Travel Monthly Report | September

22 September 2022

Travel ETF Monthly Report: Key Takeaways

  • Airlines, hotels, and cruise lines have been hit hard by COVID-19. In 2021, global airline revenues were only 56% of their 2019 levels[1], while the world’s hotels took in 68% as much revenues as they did in 2019 [2]. The cruise industry fared the worst, with 2021 revenues -76% below 2019. [3]
  • Some smaller operators have gone under, but most larger companies have managed to survive through a combination of cost-cutting, borrowing and government financial assistance. Large cruise operators had large cash cushions to sustain them after their business dried up almost overnight. [4]
  • The post-pandemic recovery of the airline, cruise line and hotel sectors will be gradual, with only the cruise line sector expected to regain and surpass its 2019 level by 2023.[5] The U.S. hotel industry is expected to recover by 2024, while the hotel recovery in other regions may take longer.[6] The airline industry is not expected to recover until 2025.[7] However, this recovery will take longer in some regions.
  • As the travel market recovers, the new, leaner operating models that many companies have implemented during the pandemic should pave the way to increased profitability in the future.
  • The travel industry still faces significant challenge's on the way to recovery, as described below under the Macro Outlook. These challenges have led some observers to declare “The Golden Age of Travel is over”.[8] However, it should be remembered that over the long term, travel and tourism stocks have significantly outperformed many other investments. For example, in the ten full years before the pandemic (Dec. 29. 2009-Dec. 31, 2019), the DJUSTT increased 529%, compared with a 286% increase in the S&P 500. [9]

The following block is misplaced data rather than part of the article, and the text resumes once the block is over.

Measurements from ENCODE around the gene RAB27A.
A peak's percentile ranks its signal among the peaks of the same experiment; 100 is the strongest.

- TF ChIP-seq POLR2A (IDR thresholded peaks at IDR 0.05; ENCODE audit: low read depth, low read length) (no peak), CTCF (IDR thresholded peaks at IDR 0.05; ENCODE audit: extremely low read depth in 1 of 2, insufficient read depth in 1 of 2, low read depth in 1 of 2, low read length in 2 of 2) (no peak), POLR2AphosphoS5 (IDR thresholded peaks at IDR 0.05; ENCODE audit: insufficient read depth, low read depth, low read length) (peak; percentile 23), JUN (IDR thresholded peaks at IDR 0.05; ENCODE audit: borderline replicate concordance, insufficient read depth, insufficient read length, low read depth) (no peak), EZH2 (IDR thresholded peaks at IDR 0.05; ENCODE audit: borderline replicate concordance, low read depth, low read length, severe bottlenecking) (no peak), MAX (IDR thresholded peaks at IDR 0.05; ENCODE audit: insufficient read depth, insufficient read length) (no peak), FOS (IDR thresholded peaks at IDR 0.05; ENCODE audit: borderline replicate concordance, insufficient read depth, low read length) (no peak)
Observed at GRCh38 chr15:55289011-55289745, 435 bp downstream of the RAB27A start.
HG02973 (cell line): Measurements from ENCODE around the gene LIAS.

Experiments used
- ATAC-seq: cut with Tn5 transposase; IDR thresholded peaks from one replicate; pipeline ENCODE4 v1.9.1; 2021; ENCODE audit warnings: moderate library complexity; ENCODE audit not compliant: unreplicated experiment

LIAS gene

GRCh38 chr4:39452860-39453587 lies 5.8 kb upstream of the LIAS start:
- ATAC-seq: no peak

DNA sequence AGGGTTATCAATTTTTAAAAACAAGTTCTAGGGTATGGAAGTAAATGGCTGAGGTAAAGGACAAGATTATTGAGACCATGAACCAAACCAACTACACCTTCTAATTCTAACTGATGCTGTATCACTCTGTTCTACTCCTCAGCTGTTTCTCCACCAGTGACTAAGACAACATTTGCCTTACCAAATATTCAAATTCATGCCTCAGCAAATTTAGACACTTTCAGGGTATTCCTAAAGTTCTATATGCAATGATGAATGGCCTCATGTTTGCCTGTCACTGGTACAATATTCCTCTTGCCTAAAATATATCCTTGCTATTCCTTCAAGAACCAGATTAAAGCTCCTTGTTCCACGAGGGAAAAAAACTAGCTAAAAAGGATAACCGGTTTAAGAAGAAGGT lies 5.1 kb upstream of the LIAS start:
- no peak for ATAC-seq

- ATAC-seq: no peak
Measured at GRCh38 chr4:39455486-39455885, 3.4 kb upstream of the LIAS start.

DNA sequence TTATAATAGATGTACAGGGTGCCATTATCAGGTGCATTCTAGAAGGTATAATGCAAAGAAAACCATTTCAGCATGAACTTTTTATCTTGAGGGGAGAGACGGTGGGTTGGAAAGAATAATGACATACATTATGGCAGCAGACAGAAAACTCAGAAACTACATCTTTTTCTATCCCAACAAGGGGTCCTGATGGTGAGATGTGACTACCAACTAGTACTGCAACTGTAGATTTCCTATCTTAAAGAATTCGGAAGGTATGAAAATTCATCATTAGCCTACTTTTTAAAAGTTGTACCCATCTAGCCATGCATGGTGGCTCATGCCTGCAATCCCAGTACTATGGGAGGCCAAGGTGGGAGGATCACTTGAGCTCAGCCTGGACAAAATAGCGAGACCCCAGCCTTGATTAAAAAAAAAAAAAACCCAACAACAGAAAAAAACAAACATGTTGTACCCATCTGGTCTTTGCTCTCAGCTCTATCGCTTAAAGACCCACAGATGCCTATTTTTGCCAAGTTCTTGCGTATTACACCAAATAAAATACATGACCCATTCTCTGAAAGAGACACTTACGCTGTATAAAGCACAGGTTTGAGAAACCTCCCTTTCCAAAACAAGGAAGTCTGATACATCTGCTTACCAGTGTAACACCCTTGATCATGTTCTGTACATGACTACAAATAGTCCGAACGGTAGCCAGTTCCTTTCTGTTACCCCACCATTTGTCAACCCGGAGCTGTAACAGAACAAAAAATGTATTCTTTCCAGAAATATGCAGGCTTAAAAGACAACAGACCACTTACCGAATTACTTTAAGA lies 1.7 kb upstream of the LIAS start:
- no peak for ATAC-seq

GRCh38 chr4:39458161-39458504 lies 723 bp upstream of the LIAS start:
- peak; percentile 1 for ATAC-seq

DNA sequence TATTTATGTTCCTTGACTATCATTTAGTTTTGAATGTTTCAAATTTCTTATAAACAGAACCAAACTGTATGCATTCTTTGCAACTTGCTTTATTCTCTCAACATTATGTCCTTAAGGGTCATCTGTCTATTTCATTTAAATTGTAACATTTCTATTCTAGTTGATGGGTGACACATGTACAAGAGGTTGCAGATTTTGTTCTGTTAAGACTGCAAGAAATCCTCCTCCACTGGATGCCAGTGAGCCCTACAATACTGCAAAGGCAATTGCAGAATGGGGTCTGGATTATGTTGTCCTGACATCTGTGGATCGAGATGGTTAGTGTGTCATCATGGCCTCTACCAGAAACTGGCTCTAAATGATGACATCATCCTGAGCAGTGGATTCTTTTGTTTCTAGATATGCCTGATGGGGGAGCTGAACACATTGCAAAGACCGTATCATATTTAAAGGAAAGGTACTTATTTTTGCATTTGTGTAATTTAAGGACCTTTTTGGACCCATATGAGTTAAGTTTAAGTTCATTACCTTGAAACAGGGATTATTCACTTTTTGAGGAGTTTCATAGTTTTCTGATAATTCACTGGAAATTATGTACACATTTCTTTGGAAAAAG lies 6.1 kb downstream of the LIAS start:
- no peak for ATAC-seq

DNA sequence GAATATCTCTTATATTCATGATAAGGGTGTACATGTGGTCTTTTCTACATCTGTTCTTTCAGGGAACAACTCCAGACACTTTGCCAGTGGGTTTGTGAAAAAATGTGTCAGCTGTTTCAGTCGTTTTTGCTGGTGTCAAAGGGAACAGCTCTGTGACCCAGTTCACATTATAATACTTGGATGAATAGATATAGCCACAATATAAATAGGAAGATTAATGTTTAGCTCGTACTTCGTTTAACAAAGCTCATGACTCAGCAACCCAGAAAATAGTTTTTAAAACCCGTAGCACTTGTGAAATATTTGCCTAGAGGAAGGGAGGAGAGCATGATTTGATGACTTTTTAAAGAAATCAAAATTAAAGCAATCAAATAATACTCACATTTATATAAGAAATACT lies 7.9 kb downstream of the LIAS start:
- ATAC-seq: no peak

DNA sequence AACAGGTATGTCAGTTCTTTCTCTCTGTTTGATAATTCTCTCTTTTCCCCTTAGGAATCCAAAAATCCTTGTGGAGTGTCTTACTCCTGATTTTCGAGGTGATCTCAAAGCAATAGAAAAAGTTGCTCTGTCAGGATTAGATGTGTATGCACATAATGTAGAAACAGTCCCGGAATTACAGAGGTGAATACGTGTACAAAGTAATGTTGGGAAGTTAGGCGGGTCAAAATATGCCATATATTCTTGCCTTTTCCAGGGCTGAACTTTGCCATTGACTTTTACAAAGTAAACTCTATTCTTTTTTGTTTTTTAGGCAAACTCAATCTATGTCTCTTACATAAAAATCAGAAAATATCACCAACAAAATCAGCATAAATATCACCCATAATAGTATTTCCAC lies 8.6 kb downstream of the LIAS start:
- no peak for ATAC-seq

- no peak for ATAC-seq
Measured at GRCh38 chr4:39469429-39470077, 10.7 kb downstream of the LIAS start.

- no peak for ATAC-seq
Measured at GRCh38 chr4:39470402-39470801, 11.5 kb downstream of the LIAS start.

Please note that all performance figures are showing net data. Past performance is no guarantee of future performance.


Macro Outlook

In the short run, the demand for travel services should be driven in large part by the overall downwards trend in COVID-19 cases, the resulting relaxation of government-imposed travel restrictions, the pent-up demand for private trips not taken during the pandemic, the pandemic-related growth of disposable income and savings, the recovery of business travel, and overall macroeconomic conditions.[10] These drivers have been factored into the revenue outlook summarized above.

Other risk factors include inflation in several major travel markets, particularly the United States. U.S. inflation recently hit a 40-year high of 9.1% before declining slightly to -8.5% in July 2022.[10] While the U.S. Travel Price Index (TPI) also declined slightly in July, the TPI increased considerably faster (i.e., 11.5%) than the overall consumer price index (CPI) for the entire year between July 2022 and 2021. Hotel rates were up 1.3% in July 2022 compared to July 2021. Airfares were up 27.7% over the same period. The price of motor fuel increased 44.5% between July 2022 and July 2021.[11] Inflation increases direct travel costs while shrinking travelers’ budgets, causing them to take shorter trips, stay closer to home, drive rather than fly, or not travel at all, any of which can negatively affect travel and tourism industry revenues.